You can travel by boat all the way downstream to the Thames Flood Barrier but if you want to stop off just beyond here at Barrier Gardens Pier you'll need to be in a pre-booked group. This part of the capital is a far cry from the sights and sounds of central London, so you'll need to know where to go if you don't want to be aimlessly wandering around industrial estates. If you haven't been put off already, the Anchor and Hope offers a great chance to experience a riverside pub that is still an old-fashioned boozer with hearty pub grub (not a drop of balsamic vinegar in sight) and beer. The locals love this place and we probably won't be popular for giving away their well-kept secret but it's a friendly place and after a couple, you'll be one of the crowd and probably listening to a story or two too. It's elevated above its Charlton contemporaries by virtue of its outlook over the Thames and genuine taste of a Londoners' London, this is a top pick for enjoying the river on a sunny day. Be warned: if Charlton Athletic FC are playing at home, the pub could be packed.
Some places just don't need to do much to be cool and if you've already got a spot a stone's thrown from the canal and a thriving pub theatre upstairs then you've definitely got a head-start. The décor in the downstairs pub at The Bridge House is not to everyone's taste but its dark, showy feel is well-suited to the faded glamour of a theatre bar. The thing to do is to get here early doors and soak up the atmosphere; if you can, nab one of the lounge-y leather sofas or a space outside, which is bursting with revellers when it's warm. We recommend chilling with some pre-theatre cocktails and tucking into the food, which is pub-with-a-bit-of-posh, before wandering upstairs to catch a show. The Canal Cafe Theatre has a reputation for putting on great comedy and is home to NewsRevue four nights a week. Huddled around candle-lit tables, drinks in hand, the audience enjoys cabaret-style entertainment, making this one of the most atmospheric fringe venues in town. Strictly speaking, The Bridge House is not directlly on the canal so if you feel cheated and want a room with a view try nearby Café Laville (London, W2 1TH), which overlooks the water and serves up decent fish and pasta.
Camden is spilling over with trendsetters and a lively, bohemian spirit fills the streets, especially in the summertime, but if it’s waterside relaxation you want after wandering around the vibrant markets, the options are limited. For cheap as chips you can head along to the token Wetherspoon pub on the canal, incongruously named The Ice Wharf, but we suggest opting for a chain with a bit more character to its name. Jongleurs is a comedy club with a well-deserved reputation in excellent stand-up and it’s making the most of its prime location right on Camden Lock with the Canalside Bar next door and even an outdoor terrace for cheery alfresco beers. This is a great vantage point for watching the world go by with boats navigating the lock and people wandering over the bridge and up Chalk Farm Road. For something a bit classier drop by The Waterside anytime of the day for a coffee or a bite to eat and enjoy its tranquil edge-of-the-canal setting.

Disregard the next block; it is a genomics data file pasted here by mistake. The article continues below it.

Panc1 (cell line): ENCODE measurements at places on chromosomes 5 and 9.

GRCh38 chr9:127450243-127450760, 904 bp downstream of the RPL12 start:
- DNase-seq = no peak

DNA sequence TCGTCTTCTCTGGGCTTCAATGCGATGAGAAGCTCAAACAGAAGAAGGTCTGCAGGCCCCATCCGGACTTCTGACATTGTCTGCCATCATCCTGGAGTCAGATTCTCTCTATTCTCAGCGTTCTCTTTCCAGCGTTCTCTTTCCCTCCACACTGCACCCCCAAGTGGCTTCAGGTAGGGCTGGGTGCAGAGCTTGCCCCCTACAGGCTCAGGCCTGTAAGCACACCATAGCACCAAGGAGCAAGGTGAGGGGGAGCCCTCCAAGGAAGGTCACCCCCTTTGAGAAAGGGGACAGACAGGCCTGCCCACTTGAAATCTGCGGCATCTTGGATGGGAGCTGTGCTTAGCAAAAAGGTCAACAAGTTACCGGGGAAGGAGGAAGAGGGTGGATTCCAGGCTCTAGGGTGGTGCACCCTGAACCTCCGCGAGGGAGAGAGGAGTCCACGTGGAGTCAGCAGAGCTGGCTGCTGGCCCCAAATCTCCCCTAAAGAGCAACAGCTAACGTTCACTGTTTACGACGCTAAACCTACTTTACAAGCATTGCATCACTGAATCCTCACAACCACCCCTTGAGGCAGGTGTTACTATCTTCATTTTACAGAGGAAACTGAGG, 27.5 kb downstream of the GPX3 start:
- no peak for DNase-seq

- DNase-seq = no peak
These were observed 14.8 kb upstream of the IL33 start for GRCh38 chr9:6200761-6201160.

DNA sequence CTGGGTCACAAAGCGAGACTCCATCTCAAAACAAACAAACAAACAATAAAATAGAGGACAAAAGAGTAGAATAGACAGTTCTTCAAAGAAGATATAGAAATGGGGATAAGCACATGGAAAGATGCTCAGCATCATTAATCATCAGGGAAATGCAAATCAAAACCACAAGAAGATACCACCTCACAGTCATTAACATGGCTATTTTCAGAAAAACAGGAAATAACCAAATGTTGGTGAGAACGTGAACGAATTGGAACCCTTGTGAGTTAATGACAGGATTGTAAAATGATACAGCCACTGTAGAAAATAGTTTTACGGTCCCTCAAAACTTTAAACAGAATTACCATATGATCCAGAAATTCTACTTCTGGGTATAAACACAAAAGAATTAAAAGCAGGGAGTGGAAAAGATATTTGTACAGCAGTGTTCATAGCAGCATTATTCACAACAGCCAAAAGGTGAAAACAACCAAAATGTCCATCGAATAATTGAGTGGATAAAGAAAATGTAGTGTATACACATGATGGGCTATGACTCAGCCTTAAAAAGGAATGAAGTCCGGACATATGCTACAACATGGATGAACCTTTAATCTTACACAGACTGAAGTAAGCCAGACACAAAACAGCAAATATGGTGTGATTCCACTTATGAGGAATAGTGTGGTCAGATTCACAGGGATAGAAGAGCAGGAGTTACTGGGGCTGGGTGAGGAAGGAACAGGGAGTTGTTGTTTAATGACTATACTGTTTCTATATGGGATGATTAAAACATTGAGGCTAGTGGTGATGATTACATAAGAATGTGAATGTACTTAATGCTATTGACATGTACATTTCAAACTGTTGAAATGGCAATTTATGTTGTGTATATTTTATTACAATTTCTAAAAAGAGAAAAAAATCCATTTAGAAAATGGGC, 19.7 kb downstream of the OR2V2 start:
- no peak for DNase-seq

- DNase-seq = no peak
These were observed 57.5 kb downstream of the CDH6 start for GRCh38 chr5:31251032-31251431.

London RIB VoyagesRigid Inflatable Boat from London Eye to Canary Wharf
London RIB Voyages - Thames Barrier Voyage - Book Tickets
While the area immediately around the London Eye is not known for its relaxing pubs (overpriced sandwiches and fairground food are more accurate), venture just a little further towards the sprawling Southbank Centre and you get a whole host of eating and drinking options. In summer the terrace outside the Southbank's Royal Festival Hall gets packed with sun seekers sipping on a glass of wine before going to a gig or concert - US band The National and Mercury Prize nominated Laura Marling are just some of the musicians playing there this August. Walk past Jeppe Hein's Appearing Rooms and you'll come to the Hayward's Concrete cafe and late night bar set back from the main riverside promenade. Downstairs on the main drag, close to the skateboard park and the second hand book stalls there's the BFI's riverfront bar and kitchen. Head back towards Waterloo and you'll find gastropub The Anchor & Hope or, if you're looking for a more traditional English pub experience, head to The Windmill where pints of real ale are the priority.
1.) Regent's Canal: next to Regent's Park, meet at the corner of Price Albert Road and Ormonde Terrace NW8 - departing close to Primrose Hill Footbridge, you'll paddle past London Zoo
2.) Hampton Court Palace: see the famous Tudor palace associated with King Henry VIII, departing from nearby Molesey Lock
3.) Tower Bridge: experience is necessary for this central London kayak tour on the Thames, departure times depend on the tides
Group sizes never exceed 6 people and all tours are led by a British Canoe Union Instructor so they are suitable for all levels (with the exception of the Tower Bridge route), and children aged 9 years old and upwards can take part.
If you're opting for the second of the Thames River Adventures tours in the Hampton Court Palace area, leave time to visit Ye Olde Swan an attractive Grade I listed 13th century inn beside the River Thames. Just across the river from Hampton Court Palace, it's said that King Henry VIII was a frequent visitor here and apparently the seal of approval for the inn from him is held in the British Museum. A popular destination in the summer, they even have their own jetty where you can moor your boat free of charge. If you haven't got your own mode of river transport you can hire boats from Taggs Boat Yard next door (for enquiries phone 020 8398 2119) by the day. The pub exterior is an olde looking black and white but inside is a mix of old and new. Conveniently located for a riverside stroll, the pub is close to a footbridge which crosses to the Island. Although just over half an hour to London (by train, arriving at Waterloo), the area around Thames Ditton has a lovely countryside appeal and olde worlde charm, and if that appeals then Ye Olde Swan is worth seeking out.